Making and using Biochar

Here at ProperEdges, we’ve now started producing Biochar, using brash left over from our hedge laying jobs. We are using this on our land at Velwell Orchard but we have plenty of surplus which we are now selling.

Biochar is basically a fine charcoal that has myriad uses including as a soil conditioner. To find out more about its properties, see our biochar page.


How is it made?

To make the biochar, we use an Oregon Kiln, which I like to call a glorified skip. The brash is loaded in bit by bit and the heat from the fire pyrolises the wood turning it into charcoal. At the end of the day we either quench it with water, or cover it with a lid to seal off all air. We then return the next day when the kiln is cool and we can bag up the resulting biochar. The advantages of the Oregon Kiln over the traditional ring kiln is that it is much less polluting, cheaper to manufacture, and more easily transportable.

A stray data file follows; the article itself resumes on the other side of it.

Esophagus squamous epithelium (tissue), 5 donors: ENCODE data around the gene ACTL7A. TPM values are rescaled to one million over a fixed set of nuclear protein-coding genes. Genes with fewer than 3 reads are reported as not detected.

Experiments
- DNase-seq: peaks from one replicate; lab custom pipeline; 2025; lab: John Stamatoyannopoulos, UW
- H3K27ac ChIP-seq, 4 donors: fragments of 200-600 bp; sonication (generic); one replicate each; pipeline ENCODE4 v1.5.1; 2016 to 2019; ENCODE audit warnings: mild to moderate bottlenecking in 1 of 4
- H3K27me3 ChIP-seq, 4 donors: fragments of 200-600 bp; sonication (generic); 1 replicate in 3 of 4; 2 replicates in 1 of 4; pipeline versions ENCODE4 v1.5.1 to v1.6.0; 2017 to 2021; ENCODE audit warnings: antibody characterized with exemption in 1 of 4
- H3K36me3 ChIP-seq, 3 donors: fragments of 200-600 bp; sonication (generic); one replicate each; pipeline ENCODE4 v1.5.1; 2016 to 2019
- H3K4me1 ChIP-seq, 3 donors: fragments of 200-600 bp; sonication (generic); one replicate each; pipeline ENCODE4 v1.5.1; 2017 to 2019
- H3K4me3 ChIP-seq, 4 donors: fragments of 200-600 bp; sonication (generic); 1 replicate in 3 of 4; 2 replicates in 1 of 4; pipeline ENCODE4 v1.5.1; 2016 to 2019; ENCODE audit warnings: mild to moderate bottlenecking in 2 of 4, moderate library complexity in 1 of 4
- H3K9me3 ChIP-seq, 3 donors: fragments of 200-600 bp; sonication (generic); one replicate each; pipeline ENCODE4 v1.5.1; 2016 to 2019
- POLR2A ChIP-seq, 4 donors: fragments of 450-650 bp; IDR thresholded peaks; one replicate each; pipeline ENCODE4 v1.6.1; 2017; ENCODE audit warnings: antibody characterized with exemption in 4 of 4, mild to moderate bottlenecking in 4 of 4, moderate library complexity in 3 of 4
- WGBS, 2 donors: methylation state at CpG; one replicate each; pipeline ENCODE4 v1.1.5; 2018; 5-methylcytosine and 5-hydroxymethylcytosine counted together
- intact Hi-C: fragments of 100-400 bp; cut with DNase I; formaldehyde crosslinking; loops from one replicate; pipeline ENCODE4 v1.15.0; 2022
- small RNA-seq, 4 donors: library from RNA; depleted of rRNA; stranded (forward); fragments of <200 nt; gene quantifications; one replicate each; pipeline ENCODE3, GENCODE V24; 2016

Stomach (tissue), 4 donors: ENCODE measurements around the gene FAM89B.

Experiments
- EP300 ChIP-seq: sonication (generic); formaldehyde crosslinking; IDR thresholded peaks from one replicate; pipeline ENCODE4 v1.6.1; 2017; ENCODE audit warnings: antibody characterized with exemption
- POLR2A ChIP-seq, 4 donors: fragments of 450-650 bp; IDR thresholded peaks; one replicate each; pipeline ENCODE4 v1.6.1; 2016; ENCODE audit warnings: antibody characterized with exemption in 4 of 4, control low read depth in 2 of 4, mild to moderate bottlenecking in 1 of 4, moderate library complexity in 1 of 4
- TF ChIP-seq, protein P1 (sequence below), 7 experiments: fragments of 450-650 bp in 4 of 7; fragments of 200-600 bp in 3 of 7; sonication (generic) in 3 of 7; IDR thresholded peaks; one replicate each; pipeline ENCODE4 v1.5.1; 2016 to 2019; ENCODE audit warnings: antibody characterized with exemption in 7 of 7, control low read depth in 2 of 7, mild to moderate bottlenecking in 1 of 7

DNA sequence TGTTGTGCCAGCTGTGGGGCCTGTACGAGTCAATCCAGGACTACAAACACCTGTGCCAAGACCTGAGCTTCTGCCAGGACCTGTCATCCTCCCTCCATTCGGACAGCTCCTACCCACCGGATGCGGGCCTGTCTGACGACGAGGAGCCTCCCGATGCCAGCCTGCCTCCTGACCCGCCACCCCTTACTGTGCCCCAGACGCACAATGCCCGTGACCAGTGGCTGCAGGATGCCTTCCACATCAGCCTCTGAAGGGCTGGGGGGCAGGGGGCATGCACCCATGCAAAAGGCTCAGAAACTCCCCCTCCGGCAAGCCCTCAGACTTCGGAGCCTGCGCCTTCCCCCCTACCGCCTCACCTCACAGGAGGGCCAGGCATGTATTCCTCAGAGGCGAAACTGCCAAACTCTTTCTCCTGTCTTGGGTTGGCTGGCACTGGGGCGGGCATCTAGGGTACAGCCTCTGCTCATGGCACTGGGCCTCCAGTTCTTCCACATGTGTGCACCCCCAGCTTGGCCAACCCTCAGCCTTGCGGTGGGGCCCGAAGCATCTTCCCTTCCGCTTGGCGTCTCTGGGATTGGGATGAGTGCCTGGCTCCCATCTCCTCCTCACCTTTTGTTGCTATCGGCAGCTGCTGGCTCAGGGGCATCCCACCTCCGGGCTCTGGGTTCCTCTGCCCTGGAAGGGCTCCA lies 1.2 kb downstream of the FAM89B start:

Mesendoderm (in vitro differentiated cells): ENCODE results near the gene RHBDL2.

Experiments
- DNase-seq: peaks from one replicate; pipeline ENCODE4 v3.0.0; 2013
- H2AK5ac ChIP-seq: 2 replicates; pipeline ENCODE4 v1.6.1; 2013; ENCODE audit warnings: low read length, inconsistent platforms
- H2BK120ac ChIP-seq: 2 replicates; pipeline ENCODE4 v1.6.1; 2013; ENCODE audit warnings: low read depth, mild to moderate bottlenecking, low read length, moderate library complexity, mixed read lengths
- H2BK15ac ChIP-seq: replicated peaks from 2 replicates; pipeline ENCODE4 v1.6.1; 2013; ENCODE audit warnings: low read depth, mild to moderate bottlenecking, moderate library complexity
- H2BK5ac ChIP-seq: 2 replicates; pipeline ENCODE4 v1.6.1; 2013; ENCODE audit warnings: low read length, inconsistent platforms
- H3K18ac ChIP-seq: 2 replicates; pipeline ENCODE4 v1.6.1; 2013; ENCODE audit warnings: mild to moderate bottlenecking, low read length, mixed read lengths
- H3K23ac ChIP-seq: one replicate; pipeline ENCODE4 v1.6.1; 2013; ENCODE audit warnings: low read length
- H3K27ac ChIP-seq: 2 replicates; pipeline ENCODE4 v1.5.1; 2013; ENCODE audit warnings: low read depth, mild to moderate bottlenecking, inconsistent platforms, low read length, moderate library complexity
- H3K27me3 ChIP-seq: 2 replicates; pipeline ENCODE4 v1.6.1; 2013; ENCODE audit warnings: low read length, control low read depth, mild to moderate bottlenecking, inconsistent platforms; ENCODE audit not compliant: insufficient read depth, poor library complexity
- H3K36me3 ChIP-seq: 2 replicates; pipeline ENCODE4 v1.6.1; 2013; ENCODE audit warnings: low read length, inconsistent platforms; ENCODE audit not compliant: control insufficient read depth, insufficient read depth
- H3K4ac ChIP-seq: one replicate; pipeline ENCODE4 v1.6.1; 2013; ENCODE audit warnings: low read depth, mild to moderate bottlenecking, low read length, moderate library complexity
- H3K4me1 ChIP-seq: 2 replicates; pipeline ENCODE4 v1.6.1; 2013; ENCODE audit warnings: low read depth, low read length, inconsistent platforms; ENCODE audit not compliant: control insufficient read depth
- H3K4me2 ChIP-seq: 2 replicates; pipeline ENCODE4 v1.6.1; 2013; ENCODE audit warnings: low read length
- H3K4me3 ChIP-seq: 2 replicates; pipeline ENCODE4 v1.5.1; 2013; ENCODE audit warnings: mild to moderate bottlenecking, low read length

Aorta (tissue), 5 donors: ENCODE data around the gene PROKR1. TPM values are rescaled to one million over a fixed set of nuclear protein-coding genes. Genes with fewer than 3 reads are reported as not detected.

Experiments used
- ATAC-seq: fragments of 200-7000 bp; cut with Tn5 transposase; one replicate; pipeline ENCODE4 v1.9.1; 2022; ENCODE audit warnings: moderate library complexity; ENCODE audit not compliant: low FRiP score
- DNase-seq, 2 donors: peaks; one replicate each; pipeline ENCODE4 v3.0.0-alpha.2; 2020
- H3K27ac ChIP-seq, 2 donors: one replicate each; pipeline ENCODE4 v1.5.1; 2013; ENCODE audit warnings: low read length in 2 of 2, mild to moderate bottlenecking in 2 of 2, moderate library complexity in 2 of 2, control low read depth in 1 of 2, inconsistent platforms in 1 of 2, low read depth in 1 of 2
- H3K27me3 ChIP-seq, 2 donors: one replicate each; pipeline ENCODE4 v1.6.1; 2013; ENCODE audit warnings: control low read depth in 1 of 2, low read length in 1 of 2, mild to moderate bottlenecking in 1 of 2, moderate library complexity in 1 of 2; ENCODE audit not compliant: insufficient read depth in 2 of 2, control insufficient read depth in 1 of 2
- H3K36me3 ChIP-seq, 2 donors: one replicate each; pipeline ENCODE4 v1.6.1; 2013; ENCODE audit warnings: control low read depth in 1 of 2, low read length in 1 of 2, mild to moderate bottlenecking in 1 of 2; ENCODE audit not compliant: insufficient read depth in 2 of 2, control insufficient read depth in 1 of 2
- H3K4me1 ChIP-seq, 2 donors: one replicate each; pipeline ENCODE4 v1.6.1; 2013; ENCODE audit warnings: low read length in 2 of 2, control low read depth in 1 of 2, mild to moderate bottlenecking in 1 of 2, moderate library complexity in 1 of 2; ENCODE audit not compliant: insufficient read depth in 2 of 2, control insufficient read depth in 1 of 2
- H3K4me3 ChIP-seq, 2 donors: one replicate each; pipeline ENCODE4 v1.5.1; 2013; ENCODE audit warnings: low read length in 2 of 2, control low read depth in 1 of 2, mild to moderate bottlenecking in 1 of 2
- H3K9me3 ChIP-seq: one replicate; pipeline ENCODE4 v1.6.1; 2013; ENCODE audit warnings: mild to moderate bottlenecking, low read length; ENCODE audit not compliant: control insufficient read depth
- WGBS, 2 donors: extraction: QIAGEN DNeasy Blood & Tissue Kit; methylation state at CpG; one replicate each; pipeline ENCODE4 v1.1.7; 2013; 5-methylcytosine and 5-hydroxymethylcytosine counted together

How is it used?

Biochar can be used in manifold ways. We simply add it in layers to our composts, leaf piles, and manure heaps where it helps with aeration and absorbs nutrients which can then be accessed later by plants. It also works well in compost toilets. Biochar can be activated using compost teas, urine, or comfrey/nettle water, and then dug into the soil.


Find out more…

You can find out more at the International Biochar Inititive or keep up to date with our work by following us on Instagram @ProperEdges. See our biochar web page for prices or get in touch using the contact page. We can also bring the kiln to you and turn your brash into biochar.